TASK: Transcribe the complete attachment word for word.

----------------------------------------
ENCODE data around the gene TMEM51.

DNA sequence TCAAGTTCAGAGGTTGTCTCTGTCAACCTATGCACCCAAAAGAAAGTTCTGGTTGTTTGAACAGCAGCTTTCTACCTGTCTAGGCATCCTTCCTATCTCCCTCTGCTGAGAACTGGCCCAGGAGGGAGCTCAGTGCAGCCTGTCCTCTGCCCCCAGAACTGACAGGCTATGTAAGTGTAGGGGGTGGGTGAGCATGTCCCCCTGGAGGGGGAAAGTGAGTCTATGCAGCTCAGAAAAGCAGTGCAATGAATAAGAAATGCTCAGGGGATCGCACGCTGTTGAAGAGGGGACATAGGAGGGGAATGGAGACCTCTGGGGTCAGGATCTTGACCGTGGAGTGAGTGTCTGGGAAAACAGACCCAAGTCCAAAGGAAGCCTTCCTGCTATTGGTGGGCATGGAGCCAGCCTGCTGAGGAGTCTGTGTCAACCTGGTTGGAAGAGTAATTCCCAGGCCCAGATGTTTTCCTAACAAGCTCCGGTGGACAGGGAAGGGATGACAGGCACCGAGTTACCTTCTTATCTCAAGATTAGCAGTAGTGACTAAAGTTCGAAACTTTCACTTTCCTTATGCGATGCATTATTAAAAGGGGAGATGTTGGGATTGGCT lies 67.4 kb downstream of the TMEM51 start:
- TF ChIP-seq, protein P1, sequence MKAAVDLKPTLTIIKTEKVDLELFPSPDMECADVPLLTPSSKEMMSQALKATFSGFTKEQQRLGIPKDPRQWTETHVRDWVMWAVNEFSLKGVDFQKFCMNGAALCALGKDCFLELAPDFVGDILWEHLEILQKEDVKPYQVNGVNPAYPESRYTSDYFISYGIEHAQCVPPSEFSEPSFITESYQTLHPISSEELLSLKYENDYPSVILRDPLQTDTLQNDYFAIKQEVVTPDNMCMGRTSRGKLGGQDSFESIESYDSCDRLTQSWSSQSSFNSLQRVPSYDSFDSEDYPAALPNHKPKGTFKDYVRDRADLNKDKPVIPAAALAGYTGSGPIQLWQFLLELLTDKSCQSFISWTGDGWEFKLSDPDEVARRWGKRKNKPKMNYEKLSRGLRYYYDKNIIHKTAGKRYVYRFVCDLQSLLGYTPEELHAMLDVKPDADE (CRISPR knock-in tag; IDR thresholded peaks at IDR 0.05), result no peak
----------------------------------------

ENCODE data around the gene TMEM51.

DNA sequence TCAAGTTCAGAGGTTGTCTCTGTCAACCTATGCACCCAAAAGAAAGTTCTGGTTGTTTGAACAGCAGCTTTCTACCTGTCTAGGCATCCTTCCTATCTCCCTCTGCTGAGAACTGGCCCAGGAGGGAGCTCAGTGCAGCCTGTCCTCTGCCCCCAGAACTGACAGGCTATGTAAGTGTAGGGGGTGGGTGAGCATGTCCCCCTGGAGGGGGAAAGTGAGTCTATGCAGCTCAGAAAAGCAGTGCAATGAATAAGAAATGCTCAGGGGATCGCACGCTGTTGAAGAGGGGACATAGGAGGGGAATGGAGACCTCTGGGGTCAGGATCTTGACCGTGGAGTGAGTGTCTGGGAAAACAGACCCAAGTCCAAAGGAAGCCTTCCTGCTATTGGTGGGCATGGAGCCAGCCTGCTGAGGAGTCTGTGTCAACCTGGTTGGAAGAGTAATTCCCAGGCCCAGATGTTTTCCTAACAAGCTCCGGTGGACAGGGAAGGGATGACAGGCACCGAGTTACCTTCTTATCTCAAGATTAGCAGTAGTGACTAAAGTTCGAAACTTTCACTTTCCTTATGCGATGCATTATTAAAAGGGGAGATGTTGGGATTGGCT lies 67.4 kb downstream of the TMEM51 start:
- TF ChIP-seq, protein P1, sequence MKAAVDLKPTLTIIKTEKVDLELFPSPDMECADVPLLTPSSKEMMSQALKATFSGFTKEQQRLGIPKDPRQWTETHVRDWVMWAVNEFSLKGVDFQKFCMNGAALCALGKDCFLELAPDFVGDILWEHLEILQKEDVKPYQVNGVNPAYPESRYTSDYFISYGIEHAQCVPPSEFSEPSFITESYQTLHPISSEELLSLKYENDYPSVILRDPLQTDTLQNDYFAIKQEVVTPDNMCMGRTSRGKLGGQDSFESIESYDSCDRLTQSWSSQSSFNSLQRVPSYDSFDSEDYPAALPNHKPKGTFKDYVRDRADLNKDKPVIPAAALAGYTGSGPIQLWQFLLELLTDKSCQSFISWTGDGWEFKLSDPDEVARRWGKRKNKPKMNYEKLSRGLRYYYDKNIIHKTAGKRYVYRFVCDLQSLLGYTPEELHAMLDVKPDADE (CRISPR knock-in tag; IDR thresholded peaks at IDR 0.05), result no peak